With her journalism, when she wants to interview somebody about their neuroscience, she goes back and learns as much as she can about their work and has informed questions rather than just saying, “Well can you explain your work to me?”

McGuire

It’s interesting you use the example of journalism, because that’s exactly the example I used on a piece about how we might be able to return to a point where autodidacticism is respected and has a chance in the marketplace. A couple of generations ago, most journalists didn’t have a college degree. They were often the black sheep who got kicked out of school.

Stark

Yes, journalism was a working-class intellectual job until it became professionalized.

McGuire

Deflating that credentialing bubble I think is one of the most exciting things about this new possibility for self-directing your learning.

Stark

I absolutely agree, yes.

by Thomas Leuthard via Flicrk

by Thomas Leuthard via Flicrk

McGuire

You’ve also said, “Let’s take the auto out of autodidact,” meaning that for these opportunities to be really authentic and as productive as they could be, they shouldn’t be isolated.

Stark

I sat in on a human-computer interaction class, and in the discussion forums I found people saying, “I don’t feel the need to do this on the same schedule. I’m doing it to learn stuff that will help me at my job. So I want to do it on my own time and when I can.” It would have been great for those people to try to connect so they could do some peer evaluation on an ad hoc basis.

The other thing I’ve heard people doing is taking a MOOC together, so they have their own little study group and feedback.

McGuire

Like a book club.

Stark

Kind of like a book club, yes. That’s something I’ve heard a lot of people talk about. Molly Danielson, a self-taught sanitation engineer I interviewed, started a salon for people interested in sanitation that she called Talking Shit.

McGuire

There’s a MOOC coming up in September about sanitation engineering. You’ll have to alert her to that one, though she could probably teach it now.

Stark

That’s one of the ways she felt like she had gotten a really firm grasp of her field was when she was able to teach it. I heard that from a lot of people. Teaching is part of their way of learning. Let’s say you’re taking a mythology class as a MOOC. If you’re getting together and talking about it and bringing whatever outside expertise you might have, then that’s a kind of teaching.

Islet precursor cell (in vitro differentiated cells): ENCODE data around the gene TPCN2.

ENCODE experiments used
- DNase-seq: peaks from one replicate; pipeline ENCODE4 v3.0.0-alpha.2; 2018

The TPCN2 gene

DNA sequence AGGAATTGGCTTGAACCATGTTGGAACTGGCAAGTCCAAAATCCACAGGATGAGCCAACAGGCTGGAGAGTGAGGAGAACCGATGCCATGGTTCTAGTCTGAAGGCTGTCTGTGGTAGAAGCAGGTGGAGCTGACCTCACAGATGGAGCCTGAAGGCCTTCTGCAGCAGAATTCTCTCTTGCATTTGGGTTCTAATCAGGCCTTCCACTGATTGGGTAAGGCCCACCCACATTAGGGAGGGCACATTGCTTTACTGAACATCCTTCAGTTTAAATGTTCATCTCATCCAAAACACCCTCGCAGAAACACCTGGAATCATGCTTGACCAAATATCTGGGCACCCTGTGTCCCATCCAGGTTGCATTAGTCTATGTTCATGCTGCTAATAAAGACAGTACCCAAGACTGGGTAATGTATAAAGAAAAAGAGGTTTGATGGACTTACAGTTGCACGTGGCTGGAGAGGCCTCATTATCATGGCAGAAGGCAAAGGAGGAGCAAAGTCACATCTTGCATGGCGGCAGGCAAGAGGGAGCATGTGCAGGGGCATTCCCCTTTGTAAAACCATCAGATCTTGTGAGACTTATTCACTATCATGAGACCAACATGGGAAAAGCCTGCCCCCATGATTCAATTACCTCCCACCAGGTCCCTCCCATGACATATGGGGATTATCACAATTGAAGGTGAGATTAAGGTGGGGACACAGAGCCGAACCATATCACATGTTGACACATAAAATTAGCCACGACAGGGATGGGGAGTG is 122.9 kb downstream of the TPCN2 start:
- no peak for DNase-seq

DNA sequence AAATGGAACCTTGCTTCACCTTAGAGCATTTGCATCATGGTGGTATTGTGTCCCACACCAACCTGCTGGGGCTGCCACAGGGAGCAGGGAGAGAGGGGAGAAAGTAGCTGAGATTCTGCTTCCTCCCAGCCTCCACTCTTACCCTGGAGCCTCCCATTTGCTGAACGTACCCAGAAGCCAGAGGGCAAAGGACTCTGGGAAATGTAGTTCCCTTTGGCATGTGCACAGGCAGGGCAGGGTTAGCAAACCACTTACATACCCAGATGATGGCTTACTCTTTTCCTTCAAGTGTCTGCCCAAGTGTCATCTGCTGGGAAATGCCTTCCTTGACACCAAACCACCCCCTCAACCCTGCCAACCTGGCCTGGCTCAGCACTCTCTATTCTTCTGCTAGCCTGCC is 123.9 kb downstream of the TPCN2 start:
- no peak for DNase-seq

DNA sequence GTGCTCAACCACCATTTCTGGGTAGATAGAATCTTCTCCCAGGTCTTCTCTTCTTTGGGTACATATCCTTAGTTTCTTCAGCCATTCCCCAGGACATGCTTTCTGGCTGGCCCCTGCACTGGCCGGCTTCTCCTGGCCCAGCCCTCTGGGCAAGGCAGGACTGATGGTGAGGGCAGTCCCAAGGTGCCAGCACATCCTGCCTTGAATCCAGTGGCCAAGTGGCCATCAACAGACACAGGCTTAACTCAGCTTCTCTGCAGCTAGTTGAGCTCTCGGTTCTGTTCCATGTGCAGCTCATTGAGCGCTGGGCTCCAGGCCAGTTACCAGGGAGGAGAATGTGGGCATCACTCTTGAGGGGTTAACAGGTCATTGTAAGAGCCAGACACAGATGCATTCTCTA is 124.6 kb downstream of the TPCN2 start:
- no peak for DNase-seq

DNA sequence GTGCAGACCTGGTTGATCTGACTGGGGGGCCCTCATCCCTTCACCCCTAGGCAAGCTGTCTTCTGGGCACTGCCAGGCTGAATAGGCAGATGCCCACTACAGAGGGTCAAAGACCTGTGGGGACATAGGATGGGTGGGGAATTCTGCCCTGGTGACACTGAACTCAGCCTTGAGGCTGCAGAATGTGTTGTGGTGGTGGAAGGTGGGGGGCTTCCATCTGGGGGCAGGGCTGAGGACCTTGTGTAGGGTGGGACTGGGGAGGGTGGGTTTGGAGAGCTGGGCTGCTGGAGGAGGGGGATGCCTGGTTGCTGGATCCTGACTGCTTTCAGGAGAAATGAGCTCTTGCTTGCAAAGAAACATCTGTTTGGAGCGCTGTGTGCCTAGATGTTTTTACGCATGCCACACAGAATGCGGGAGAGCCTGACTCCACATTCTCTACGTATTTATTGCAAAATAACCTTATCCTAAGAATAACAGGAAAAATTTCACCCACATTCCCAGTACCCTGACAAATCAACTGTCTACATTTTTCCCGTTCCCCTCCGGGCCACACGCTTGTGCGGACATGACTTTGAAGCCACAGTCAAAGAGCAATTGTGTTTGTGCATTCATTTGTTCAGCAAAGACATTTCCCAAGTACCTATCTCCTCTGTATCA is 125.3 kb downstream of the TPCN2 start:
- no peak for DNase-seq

McGuire

One of the limitations of online learning is anything that requires hands on the material, like a laboratory, workshop or a studio. Have you seen examples where people are self-directing their learning by combining online resources with physical space resources?

Stark

Finding physical resources like that is hard if you’re outside the university. If you’re interested in biology or chemistry, there are starting to be citizen hacker spaces in a few cities where you could have access to a centrifuge, test tubes and all of that stuff. That’s not available to everybody, but it’s the beginning of a trend that I think is really wonderful and promising.

McGuire

I was talking to a friend involved with running a co-op maker space, and I was thinking to myself, what if people were taking a MOOC together and then using the maker space together to complete the circle of the education?

Stark

I think that’s one of the ways that this has to go, connecting physical resources that are shared with some kind of online education. One of the resources in my book points to a list of hacker spaces. I think those are really on the forefront of how people are sharing tools, time and space.

McGuire

You talk about the need to build self-assessment into your process if you’re really serious. How are some people doing that?

Stark

One way is teaching. Even as a teacher, sometimes for me the answer to someone’s question is, “Let me go look up the answer or talk to some people and see what I can find.” Having a community is another way. If you’re learning and talking to other people about it then you’re getting some real feedback on what you’re doing.

It’s important to learn to evaluate your sources, particularly in aworld of promiscuous information. Quinn has a good game she plays with high school students taking multiple sources on the same topic and really giving close attention to what their background is and what kind of material they have to support them.

Anybody who’s doing independent education should get a grasp of basic statistics so they can read a scientific article and be able to tell simple things like what kind of sample was used and whether that affects the conclusions – to not just read an article about a study but to actually look up the study.

McGuire